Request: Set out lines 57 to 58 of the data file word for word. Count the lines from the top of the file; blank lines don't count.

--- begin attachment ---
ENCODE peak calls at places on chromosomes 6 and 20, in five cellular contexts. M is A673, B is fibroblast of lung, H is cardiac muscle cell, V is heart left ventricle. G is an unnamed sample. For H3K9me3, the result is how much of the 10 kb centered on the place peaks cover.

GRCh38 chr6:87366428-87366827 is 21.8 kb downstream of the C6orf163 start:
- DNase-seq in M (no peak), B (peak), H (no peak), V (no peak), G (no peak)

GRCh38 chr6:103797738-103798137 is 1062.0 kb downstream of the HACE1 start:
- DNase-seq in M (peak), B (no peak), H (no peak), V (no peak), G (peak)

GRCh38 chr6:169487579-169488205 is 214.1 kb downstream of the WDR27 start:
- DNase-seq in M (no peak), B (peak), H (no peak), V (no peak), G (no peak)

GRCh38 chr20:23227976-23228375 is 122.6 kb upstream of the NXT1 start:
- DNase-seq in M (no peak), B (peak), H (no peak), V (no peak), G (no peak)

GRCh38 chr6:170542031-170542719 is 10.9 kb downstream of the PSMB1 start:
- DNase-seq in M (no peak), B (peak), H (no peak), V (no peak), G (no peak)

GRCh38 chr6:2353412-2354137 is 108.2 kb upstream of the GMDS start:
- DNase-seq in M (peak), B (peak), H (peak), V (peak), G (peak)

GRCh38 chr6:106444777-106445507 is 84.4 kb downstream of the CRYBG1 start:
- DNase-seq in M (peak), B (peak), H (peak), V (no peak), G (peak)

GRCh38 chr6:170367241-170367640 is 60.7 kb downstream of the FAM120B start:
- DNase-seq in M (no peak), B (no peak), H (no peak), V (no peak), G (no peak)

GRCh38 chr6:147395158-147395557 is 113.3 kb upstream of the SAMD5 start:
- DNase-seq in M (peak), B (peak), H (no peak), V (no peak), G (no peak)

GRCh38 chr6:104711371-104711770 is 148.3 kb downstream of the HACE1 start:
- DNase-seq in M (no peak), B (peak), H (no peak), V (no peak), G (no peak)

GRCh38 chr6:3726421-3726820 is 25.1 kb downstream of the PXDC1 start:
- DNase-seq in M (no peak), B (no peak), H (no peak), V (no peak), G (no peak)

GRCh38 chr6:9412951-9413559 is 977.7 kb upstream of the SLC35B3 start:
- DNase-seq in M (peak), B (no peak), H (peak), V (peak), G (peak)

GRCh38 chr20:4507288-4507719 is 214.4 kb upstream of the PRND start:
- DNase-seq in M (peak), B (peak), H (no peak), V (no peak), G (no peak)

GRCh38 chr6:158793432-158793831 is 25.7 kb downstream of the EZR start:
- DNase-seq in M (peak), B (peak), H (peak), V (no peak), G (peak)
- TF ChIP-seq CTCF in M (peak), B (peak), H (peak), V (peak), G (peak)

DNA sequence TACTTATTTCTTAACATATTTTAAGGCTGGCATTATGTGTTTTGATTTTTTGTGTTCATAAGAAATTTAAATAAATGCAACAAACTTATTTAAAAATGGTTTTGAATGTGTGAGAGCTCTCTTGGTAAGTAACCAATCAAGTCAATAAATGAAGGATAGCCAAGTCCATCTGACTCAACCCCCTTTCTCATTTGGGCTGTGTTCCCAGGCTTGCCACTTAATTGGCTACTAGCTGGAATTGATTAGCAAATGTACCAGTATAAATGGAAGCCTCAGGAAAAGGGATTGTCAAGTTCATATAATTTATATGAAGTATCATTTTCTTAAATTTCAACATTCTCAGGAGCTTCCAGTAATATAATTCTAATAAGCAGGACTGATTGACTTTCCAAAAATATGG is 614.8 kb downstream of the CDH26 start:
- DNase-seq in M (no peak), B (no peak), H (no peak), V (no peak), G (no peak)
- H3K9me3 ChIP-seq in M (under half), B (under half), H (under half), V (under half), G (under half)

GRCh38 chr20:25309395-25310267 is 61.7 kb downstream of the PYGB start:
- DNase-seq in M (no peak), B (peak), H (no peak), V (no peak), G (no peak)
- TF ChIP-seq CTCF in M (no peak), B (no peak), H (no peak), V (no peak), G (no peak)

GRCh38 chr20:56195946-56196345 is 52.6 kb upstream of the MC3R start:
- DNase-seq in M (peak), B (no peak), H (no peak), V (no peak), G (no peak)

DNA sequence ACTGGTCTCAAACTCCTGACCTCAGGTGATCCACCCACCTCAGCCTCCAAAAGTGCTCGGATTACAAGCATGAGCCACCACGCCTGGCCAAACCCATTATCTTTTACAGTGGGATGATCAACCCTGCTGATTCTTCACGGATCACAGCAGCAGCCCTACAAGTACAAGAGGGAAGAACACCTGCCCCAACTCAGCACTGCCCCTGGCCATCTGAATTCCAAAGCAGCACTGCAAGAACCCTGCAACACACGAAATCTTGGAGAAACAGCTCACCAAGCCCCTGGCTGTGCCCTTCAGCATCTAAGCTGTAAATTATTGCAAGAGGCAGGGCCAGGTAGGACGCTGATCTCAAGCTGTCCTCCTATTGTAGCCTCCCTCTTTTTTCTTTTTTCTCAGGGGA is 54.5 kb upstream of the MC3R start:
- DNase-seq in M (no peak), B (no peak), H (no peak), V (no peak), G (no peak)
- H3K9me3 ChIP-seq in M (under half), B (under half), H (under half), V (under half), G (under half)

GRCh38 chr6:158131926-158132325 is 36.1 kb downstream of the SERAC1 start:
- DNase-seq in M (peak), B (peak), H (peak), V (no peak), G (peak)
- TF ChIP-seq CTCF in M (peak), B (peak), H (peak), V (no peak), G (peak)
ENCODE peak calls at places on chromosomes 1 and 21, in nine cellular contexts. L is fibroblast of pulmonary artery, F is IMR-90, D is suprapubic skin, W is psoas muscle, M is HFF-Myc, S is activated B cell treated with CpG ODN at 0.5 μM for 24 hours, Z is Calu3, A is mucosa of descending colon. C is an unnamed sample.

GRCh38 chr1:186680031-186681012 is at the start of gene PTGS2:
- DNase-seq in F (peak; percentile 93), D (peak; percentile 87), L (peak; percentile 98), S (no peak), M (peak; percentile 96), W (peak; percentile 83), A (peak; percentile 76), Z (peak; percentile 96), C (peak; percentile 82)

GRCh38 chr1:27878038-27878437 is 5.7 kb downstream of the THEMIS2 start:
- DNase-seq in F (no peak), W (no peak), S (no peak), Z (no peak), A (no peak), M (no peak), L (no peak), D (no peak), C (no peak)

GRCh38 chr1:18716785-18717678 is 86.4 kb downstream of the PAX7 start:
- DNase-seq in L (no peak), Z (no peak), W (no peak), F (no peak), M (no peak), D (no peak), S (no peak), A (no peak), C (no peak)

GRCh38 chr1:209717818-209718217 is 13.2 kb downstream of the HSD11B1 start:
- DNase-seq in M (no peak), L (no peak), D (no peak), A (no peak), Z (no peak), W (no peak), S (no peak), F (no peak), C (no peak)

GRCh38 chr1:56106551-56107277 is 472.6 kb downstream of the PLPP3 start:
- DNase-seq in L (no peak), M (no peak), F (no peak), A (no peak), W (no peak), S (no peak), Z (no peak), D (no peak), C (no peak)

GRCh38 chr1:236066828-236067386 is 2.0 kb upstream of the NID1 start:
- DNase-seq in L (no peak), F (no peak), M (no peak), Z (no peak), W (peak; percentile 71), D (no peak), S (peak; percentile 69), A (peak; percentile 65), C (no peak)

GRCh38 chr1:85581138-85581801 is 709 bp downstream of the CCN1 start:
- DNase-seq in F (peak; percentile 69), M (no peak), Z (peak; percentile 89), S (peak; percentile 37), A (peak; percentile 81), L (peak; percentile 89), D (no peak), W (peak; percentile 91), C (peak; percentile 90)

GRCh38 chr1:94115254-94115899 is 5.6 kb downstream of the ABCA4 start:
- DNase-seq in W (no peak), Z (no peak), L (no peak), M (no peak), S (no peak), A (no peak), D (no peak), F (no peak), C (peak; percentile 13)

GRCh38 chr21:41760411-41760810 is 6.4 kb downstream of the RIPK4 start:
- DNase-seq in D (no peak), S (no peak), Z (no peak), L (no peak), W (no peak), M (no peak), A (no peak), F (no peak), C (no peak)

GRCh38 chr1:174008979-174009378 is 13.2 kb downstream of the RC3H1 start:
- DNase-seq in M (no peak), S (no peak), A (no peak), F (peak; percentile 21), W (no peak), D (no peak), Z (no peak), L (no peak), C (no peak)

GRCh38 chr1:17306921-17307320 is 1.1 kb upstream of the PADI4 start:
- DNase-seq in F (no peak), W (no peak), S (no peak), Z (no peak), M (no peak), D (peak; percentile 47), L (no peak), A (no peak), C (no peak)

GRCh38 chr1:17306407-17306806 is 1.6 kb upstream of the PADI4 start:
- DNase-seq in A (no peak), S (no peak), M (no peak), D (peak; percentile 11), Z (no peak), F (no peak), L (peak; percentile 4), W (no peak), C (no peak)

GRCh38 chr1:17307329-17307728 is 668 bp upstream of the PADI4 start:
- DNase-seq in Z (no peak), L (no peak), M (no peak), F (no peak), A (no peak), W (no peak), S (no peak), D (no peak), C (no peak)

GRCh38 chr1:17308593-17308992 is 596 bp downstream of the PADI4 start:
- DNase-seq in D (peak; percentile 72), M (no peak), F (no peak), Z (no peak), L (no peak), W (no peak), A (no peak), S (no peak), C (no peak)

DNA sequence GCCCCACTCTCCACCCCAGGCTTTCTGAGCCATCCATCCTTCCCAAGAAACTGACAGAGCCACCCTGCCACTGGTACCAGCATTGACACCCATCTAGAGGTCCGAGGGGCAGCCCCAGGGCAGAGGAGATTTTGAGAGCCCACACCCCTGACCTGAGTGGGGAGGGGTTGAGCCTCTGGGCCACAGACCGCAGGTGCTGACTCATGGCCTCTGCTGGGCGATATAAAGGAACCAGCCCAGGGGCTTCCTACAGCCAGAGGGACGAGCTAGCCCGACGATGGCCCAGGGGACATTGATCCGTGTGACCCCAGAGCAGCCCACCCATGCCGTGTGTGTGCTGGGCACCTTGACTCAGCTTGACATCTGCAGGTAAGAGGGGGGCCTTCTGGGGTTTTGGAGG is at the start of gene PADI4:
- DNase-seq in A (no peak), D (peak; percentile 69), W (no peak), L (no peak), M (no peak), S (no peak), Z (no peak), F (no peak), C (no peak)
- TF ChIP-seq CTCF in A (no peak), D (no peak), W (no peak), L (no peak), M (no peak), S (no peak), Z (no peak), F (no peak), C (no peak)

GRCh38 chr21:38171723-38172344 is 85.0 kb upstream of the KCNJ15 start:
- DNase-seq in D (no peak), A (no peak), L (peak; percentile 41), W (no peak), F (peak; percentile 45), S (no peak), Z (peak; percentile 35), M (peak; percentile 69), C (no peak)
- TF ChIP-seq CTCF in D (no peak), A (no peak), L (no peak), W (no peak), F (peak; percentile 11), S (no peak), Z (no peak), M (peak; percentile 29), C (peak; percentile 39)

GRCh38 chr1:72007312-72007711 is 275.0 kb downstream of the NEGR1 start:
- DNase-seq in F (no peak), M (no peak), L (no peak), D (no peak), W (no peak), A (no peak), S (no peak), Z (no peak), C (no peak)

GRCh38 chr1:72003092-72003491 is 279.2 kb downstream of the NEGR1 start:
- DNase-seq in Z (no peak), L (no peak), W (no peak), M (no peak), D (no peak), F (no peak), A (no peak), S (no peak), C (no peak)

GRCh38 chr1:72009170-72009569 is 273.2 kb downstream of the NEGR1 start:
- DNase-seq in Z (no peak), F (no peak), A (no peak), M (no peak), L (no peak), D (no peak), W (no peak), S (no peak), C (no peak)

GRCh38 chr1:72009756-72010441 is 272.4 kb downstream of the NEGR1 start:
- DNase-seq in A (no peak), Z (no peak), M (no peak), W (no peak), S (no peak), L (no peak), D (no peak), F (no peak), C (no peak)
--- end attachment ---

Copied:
- DNase-seq in L (no peak), F (no peak), M (no peak), Z (no peak), W (peak; percentile 71), D (no peak), S (peak; percentile 69), A (peak; percentile 65), C (no peak)

GRCh38 chr1:85581138-85581801 is 709 bp downstream of the CCN1 start: